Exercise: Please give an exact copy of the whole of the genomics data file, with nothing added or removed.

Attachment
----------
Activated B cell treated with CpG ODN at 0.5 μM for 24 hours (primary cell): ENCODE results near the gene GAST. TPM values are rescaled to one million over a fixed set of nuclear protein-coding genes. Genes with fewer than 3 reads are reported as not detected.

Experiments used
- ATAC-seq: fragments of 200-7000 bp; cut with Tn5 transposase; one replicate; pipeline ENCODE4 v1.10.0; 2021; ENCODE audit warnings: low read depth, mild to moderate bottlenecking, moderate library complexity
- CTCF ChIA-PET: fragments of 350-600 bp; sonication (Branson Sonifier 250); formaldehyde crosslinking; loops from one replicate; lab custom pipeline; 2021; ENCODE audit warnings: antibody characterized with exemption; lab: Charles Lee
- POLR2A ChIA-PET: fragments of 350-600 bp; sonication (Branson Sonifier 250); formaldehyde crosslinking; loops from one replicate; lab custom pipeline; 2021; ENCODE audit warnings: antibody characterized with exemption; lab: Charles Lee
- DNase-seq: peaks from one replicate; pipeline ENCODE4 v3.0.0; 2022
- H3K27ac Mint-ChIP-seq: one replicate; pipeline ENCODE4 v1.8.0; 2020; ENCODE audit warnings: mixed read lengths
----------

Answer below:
Activated B cell treated with CpG ODN at 0.5 μM for 24 hours (primary cell): ENCODE results near the gene GAST. TPM values are rescaled to one million over a fixed set of nuclear protein-coding genes. Genes with fewer than 3 reads are reported as not detected.

Experiments used
- ATAC-seq: fragments of 200-7000 bp; cut with Tn5 transposase; one replicate; pipeline ENCODE4 v1.10.0; 2021; ENCODE audit warnings: low read depth, mild to moderate bottlenecking, moderate library complexity
- CTCF ChIA-PET: fragments of 350-600 bp; sonication (Branson Sonifier 250); formaldehyde crosslinking; loops from one replicate; lab custom pipeline; 2021; ENCODE audit warnings: antibody characterized with exemption; lab: Charles Lee
- POLR2A ChIA-PET: fragments of 350-600 bp; sonication (Branson Sonifier 250); formaldehyde crosslinking; loops from one replicate; lab custom pipeline; 2021; ENCODE audit warnings: antibody characterized with exemption; lab: Charles Lee
- DNase-seq: peaks from one replicate; pipeline ENCODE4 v3.0.0; 2022
- H3K27ac Mint-ChIP-seq: one replicate; pipeline ENCODE4 v1.8.0; 2020; ENCODE audit warnings: mixed read lengths